Delete Digital Overload
By Dante on February 22nd, 2012
During the workweek I live online. My job is creating digital content, but I’m not just engaging with the myriad of editing and production tools I need — I’m also, by necessity, on Twitter and Facebook, while orbiting the galaxy of Google products, and checking websites and blogs. Then I go home and do more, while also keeping an eye on the TV and a hand on my smartphone.
After a full day on the information superhighway, it’s hard not to full like I’ve been run over. About 60 times an hour.
I’m not unique in this feeling of overload, and there’s been a growing movement advocating totally unplugging from the digital world. It’s certainly an attractive idea. So it was with great interest that I read two pragmatic, refreshing posts on The Atlantic website last week about unplugging and curbing digital distraction. Alexandra Samuel’s post ‘Plug In Better’: A Manifesto makes the argument that it’s not about unplugging absolutely but unplugging better by cutting down on digital distractions. Alan Jacobs’ post Waging Guerrilla War Against Online Distractions makes a similar distinction — when writing, it’s not about unplugging completely but limiting what you’re connect to.
Samuel’s piece is especially valuable for the practical, reasonable tips she offers on navigating our digital culture. The one that I took the most from was “Unplug from information overload.” Here, Samuel argues against unplugging completely because to do would be to “unplug from a lot of the resources that could help you set thoughtful boundaries around your working life,” she writes. “Use the Internet to reinforce your resolve to focus on what matters most, and unplug from the overload that comes from the sense you’ve got to do it all.”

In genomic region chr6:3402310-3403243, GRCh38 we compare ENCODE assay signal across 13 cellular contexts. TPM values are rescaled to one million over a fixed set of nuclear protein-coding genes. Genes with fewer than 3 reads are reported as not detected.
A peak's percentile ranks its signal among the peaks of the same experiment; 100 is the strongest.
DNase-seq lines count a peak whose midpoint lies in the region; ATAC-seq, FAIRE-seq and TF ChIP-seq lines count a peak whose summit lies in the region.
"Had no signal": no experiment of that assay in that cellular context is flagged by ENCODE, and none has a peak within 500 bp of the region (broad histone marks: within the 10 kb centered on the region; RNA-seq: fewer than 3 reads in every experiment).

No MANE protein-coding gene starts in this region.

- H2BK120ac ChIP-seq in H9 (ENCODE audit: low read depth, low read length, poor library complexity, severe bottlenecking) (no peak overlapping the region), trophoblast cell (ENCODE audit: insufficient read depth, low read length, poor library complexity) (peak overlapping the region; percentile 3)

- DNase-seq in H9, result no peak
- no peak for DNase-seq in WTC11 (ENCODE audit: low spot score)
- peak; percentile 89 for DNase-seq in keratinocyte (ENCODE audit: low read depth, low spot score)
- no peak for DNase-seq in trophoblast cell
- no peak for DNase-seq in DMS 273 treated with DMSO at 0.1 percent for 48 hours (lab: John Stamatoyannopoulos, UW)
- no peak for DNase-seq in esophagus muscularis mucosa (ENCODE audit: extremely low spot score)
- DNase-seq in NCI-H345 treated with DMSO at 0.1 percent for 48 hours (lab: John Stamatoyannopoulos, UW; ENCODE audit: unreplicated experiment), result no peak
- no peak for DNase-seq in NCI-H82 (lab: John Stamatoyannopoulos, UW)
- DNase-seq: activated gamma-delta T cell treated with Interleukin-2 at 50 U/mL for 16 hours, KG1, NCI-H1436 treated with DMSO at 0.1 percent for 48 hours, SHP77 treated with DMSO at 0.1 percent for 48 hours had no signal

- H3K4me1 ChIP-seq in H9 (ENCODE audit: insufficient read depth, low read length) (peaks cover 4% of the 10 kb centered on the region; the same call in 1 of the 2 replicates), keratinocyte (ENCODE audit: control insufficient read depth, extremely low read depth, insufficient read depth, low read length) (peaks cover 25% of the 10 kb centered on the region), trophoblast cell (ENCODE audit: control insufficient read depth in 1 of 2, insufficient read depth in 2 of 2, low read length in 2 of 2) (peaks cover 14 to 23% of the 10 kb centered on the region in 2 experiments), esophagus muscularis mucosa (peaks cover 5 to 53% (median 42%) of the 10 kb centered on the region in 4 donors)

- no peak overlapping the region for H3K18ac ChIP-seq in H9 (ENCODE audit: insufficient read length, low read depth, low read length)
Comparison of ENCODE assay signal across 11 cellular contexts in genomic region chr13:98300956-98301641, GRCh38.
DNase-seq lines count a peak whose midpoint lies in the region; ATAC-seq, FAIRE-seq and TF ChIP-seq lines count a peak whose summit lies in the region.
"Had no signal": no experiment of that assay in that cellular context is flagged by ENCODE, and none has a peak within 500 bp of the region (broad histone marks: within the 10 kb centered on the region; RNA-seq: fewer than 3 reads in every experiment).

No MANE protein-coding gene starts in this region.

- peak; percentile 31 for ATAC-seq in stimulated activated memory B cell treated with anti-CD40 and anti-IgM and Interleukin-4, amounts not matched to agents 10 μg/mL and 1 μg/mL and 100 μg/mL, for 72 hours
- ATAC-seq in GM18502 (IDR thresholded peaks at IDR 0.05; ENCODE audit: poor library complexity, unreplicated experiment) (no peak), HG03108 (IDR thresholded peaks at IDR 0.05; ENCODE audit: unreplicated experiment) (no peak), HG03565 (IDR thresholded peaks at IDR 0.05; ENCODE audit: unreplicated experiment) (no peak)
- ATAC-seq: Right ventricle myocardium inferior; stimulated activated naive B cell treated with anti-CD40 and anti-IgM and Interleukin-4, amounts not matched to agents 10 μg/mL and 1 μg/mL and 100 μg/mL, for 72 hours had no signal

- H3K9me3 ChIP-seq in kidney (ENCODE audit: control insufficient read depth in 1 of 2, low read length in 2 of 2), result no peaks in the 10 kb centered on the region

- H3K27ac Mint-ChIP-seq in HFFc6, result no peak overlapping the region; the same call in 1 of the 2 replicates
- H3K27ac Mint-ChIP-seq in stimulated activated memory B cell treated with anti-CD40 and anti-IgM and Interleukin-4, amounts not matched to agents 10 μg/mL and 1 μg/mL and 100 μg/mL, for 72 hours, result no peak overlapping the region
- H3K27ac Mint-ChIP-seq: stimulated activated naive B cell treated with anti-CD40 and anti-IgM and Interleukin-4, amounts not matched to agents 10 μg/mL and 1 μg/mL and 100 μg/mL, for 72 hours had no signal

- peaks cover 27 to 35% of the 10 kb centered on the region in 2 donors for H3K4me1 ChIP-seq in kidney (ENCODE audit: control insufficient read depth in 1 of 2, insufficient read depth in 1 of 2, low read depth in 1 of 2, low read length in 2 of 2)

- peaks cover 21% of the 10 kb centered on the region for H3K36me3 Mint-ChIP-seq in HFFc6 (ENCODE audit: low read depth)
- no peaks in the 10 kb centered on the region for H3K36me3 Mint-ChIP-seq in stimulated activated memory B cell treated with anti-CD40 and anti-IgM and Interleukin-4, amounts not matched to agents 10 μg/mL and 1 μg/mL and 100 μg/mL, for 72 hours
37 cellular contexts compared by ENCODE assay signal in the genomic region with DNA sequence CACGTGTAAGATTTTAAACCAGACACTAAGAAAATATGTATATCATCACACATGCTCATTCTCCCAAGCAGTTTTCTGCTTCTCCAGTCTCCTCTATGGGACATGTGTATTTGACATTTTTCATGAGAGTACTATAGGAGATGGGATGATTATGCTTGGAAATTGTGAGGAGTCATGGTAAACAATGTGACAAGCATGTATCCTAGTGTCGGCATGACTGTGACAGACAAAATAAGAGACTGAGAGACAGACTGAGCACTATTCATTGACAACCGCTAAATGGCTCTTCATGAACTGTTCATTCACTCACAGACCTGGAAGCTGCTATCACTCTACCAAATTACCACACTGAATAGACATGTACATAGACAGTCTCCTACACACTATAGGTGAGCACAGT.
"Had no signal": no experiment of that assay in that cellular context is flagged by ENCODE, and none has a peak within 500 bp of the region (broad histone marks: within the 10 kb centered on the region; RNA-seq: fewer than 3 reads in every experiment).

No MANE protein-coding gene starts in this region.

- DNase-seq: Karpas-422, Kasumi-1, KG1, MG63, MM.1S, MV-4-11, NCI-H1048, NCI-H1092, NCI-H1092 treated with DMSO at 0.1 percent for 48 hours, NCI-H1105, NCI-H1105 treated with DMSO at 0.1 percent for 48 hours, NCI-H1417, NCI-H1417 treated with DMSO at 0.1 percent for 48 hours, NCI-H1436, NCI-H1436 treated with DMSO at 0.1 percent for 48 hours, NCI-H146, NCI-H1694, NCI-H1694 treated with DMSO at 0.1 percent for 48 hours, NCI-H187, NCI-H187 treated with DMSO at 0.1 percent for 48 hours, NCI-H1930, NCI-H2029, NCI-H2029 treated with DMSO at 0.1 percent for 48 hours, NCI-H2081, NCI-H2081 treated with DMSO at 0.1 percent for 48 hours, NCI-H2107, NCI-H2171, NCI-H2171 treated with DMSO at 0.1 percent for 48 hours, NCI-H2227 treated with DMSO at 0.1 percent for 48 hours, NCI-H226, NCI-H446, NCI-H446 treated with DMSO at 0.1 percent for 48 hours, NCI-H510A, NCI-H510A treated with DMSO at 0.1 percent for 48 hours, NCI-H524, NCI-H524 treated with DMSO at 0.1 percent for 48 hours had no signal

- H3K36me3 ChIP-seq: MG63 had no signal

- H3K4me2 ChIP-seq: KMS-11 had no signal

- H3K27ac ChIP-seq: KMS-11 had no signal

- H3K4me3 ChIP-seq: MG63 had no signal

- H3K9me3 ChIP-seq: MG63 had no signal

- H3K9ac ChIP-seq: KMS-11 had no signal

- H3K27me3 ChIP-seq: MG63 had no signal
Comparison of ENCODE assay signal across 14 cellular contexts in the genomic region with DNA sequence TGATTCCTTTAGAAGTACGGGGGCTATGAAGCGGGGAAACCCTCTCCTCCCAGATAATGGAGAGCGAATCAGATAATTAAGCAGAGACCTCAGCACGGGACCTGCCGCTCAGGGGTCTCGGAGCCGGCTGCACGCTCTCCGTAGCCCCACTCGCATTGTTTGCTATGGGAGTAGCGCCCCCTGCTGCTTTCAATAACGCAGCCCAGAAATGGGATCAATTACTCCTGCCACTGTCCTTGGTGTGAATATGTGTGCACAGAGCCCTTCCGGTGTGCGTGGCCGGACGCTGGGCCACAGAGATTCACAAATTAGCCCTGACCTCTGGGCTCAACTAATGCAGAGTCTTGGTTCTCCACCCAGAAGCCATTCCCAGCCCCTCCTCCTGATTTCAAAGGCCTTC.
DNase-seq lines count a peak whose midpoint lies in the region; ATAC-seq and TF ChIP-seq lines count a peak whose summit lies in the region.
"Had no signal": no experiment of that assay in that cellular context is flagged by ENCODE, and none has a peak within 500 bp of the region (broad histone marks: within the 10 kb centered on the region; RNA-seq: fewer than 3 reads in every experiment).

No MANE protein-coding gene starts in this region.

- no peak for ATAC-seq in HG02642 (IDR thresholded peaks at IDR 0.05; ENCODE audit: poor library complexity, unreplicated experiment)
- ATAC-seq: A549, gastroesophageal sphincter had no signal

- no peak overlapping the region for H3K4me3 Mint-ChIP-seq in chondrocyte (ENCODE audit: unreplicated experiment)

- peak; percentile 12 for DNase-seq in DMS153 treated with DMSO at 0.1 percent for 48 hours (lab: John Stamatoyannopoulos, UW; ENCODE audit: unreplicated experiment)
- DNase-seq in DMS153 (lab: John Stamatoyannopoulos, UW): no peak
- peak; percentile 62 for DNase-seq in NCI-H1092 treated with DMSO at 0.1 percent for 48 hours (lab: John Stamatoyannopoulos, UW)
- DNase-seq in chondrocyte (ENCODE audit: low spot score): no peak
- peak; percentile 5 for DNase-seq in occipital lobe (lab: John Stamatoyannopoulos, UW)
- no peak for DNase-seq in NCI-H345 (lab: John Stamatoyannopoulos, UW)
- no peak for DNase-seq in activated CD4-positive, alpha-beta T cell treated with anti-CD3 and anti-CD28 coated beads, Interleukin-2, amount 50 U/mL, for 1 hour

Without really noticing it, I’ve started doing something similar. Over the past few weeks, I’ve compensated for how much time I spend online during the week by making my weekends social-media-free zones. It’s impossible to disconnect completely — I rely too heavily on email, and my Droid has become integral to my physical life. (Thanks a lot, Google Maps.) Social networking, however, isn’t a personal necessity. It’s a an area of my digital world that I can vacation from a couple days a week, and this time off has made a big difference. I’m no longer jonesing for that latest hit of movie news or fretting that I’m missing out on something epic. There’s a time and a place for me to use social media, and discovering that has, at the very least, given my synapses a chance to take a breather.
I like the digital world — a lot — and to completely unplug is unthinkable. But like with managing real-world stress, finding ways to control how and when to engage with what’s online is crucial — and personal. The Atlantic posts (and the other items they link to) were excellent starting points for me, and maybe for others, too. But at the very least it opens the conversation for others to share their tips and strategies for navigating a digital life. Share yours in the comments below!